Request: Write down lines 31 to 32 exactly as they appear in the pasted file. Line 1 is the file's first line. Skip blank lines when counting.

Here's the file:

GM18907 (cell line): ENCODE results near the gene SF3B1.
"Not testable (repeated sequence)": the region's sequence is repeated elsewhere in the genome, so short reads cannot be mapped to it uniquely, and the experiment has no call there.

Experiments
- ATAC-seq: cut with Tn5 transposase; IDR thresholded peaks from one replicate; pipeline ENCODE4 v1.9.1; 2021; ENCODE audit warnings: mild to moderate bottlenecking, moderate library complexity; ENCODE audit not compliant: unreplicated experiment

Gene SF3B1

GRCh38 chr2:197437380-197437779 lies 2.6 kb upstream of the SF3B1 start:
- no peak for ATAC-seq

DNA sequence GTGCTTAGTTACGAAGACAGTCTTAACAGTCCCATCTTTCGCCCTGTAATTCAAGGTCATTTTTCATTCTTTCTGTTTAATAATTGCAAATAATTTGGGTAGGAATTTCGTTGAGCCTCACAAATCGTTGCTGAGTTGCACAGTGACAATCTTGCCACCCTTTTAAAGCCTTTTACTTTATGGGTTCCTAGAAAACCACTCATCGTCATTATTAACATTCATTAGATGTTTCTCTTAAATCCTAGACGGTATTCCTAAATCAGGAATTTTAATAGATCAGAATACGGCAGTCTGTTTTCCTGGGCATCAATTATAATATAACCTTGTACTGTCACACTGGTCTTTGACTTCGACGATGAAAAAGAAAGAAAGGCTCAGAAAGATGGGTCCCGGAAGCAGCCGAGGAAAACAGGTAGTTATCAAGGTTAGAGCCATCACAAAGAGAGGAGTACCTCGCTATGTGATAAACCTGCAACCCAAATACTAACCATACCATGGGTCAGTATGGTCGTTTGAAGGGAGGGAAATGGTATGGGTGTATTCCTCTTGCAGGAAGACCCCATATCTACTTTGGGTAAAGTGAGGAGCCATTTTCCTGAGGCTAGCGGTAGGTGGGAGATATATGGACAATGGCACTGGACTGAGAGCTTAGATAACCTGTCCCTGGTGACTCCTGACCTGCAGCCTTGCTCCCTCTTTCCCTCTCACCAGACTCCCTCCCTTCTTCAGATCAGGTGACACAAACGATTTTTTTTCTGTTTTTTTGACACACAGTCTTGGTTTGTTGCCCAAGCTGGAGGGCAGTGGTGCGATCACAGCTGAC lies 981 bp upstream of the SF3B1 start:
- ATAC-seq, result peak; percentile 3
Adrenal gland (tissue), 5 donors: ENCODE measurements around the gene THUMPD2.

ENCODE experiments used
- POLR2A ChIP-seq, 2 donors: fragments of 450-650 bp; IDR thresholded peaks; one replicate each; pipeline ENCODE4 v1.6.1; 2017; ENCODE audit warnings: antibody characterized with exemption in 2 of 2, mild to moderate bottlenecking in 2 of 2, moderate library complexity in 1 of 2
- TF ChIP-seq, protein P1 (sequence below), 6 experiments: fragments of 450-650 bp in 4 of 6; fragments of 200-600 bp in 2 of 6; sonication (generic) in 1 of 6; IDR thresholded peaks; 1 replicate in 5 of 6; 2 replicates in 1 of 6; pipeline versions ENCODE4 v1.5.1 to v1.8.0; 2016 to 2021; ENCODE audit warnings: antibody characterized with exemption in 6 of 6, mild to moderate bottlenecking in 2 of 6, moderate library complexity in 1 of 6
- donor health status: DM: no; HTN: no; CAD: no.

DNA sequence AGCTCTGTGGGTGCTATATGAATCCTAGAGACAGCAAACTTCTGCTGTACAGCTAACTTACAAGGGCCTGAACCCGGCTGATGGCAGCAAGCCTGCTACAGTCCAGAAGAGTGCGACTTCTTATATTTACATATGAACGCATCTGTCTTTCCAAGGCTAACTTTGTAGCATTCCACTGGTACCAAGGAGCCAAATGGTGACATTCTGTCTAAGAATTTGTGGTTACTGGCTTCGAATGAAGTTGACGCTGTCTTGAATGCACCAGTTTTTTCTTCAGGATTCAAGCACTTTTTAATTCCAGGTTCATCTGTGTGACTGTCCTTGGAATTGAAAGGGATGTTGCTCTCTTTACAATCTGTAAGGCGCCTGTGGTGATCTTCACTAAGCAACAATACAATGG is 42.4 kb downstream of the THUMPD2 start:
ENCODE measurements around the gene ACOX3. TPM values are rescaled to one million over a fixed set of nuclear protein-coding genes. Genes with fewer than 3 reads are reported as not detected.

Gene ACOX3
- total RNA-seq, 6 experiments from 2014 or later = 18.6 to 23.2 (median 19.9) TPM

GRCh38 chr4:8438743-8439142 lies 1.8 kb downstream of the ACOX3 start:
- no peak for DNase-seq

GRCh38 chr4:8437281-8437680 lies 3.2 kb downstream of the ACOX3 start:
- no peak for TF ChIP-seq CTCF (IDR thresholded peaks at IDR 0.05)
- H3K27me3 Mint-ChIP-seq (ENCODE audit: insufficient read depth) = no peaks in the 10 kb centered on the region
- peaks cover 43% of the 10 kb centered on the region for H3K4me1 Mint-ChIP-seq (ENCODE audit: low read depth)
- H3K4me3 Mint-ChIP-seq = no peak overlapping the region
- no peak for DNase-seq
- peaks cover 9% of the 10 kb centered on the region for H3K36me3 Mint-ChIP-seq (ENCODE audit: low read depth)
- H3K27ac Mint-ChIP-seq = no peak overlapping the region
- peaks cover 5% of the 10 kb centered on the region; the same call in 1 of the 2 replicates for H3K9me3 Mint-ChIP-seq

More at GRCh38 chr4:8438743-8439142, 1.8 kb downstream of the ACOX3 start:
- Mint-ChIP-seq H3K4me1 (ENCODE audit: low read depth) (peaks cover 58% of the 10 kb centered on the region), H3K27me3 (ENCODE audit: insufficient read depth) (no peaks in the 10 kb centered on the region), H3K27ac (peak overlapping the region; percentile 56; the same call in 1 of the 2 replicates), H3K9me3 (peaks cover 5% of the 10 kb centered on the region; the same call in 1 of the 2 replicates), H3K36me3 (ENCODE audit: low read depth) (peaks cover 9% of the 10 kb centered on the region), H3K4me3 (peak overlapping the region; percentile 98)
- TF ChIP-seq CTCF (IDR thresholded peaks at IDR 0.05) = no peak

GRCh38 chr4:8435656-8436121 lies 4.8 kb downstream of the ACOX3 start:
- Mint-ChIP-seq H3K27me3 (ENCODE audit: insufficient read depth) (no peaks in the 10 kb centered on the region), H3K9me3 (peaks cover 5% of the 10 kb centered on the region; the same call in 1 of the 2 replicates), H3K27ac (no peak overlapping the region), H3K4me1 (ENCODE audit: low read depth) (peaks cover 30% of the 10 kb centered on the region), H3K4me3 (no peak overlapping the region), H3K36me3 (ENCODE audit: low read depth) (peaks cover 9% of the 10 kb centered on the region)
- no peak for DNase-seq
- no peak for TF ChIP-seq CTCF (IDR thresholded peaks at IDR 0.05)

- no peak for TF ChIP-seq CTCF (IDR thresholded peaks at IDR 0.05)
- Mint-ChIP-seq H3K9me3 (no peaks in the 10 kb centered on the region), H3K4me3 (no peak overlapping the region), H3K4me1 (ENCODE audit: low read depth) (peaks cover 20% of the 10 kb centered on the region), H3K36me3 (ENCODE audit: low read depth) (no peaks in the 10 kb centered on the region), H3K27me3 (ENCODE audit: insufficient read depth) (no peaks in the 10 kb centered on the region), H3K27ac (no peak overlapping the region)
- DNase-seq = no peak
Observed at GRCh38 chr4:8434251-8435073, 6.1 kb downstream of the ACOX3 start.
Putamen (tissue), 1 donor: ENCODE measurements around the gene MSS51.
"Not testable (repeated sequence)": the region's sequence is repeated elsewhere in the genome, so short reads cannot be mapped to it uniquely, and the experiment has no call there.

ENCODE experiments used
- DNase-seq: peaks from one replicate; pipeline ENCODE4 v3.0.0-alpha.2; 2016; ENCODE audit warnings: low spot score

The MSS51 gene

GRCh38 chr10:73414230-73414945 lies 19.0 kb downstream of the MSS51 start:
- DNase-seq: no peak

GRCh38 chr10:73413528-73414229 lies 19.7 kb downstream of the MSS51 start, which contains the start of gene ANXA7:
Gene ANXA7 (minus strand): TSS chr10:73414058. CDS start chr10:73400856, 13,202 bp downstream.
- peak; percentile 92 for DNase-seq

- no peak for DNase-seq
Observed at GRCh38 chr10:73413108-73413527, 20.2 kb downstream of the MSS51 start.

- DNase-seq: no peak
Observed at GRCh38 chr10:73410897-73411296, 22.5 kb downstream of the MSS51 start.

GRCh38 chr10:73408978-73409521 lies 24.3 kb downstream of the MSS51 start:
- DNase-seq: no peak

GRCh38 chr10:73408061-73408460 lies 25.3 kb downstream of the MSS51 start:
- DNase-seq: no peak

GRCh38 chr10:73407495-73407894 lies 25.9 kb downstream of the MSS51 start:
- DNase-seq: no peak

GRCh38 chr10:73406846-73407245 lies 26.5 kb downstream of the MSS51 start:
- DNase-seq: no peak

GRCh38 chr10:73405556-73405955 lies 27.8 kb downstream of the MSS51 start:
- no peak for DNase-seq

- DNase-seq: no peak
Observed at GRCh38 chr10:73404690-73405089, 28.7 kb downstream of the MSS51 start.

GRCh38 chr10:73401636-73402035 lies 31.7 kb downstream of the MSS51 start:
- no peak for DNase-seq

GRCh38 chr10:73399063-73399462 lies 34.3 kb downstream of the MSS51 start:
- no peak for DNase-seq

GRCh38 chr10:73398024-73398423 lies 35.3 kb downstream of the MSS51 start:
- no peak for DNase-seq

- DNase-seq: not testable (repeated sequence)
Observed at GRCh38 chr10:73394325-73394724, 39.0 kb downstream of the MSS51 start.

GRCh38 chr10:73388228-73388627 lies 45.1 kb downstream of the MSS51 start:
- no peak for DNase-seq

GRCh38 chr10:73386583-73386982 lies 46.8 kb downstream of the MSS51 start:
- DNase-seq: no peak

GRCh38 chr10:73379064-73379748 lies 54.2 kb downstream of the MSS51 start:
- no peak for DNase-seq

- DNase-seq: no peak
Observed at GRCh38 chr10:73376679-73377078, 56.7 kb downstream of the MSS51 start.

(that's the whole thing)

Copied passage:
- Mint-ChIP-seq H3K4me1 (ENCODE audit: low read depth) (peaks cover 58% of the 10 kb centered on the region), H3K27me3 (ENCODE audit: insufficient read depth) (no peaks in the 10 kb centered on the region), H3K27ac (peak overlapping the region; percentile 56; the same call in 1 of the 2 replicates), H3K9me3 (peaks cover 5% of the 10 kb centered on the region; the same call in 1 of the 2 replicates), H3K36me3 (ENCODE audit: low read depth) (peaks cover 9% of the 10 kb centered on the region), H3K4me3 (peak overlapping the region; percentile 98)
- TF ChIP-seq CTCF (IDR thresholded peaks at IDR 0.05) = no peak